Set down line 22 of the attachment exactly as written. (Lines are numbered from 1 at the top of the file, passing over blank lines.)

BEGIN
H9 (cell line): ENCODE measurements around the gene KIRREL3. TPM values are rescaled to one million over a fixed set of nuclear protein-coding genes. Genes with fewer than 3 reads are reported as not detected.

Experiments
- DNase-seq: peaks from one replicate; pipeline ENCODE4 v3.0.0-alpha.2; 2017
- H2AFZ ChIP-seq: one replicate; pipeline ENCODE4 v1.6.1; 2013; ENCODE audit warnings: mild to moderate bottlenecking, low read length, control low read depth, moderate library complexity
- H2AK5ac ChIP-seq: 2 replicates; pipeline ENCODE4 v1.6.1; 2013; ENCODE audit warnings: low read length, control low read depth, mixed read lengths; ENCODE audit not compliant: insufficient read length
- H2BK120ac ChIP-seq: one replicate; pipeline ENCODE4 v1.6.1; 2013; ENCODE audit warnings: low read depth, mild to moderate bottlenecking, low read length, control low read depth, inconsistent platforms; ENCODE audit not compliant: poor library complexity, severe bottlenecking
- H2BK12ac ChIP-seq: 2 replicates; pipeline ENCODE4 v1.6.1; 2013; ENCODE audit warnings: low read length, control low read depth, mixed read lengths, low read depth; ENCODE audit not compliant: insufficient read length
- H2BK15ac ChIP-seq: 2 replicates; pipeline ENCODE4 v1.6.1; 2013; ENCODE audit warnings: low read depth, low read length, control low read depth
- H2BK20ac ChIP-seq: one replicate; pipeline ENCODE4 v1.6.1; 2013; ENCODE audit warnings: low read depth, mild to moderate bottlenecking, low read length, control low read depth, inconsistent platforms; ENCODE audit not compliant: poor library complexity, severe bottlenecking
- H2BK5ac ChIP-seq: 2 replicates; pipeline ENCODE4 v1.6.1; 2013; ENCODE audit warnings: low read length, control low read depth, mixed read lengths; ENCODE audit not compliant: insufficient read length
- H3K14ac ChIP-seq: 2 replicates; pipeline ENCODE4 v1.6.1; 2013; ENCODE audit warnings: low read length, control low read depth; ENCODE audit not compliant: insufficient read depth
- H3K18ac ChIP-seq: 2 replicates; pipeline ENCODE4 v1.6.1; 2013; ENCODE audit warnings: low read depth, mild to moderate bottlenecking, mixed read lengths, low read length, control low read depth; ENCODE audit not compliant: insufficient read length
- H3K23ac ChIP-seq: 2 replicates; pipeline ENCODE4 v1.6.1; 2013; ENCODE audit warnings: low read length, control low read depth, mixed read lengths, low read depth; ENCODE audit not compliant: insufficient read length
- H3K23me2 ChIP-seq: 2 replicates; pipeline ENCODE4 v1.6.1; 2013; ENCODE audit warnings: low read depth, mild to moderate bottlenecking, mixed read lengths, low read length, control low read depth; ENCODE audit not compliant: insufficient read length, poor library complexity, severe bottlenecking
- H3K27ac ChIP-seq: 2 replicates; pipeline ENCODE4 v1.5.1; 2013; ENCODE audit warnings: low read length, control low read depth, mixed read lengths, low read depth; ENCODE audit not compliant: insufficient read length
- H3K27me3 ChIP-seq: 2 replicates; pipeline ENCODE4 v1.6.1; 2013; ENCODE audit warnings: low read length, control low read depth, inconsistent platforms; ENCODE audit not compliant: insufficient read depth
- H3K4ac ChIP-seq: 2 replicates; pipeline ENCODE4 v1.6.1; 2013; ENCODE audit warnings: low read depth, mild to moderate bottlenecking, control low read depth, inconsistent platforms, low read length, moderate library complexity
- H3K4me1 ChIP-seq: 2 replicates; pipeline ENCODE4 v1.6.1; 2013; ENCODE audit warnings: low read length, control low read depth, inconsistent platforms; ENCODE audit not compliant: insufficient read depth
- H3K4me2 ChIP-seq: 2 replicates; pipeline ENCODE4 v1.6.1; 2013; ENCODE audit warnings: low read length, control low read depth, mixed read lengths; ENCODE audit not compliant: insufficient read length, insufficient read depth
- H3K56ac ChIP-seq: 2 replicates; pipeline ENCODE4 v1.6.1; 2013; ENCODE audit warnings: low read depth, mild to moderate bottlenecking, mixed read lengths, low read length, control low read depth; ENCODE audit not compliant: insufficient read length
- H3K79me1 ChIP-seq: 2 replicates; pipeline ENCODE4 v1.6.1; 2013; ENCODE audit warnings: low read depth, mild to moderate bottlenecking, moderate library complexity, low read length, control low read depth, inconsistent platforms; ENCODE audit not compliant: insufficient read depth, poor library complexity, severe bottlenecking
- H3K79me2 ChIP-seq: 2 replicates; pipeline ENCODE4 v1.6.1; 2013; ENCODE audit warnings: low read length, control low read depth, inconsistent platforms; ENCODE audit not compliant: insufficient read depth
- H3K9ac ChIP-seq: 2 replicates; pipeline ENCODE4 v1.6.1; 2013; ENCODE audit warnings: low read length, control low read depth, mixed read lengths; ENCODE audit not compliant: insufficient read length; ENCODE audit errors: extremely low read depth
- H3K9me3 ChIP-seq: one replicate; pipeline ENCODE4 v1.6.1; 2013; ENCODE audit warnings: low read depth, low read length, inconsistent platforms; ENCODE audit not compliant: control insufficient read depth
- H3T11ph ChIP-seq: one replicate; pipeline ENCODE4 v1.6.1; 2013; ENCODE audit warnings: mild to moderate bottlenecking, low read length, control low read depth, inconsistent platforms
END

- H3K79me2 ChIP-seq: 2 replicates; pipeline ENCODE4 v1.6.1; 2013; ENCODE audit warnings: low read length, control low read depth, inconsistent platforms; ENCODE audit not compliant: insufficient read depth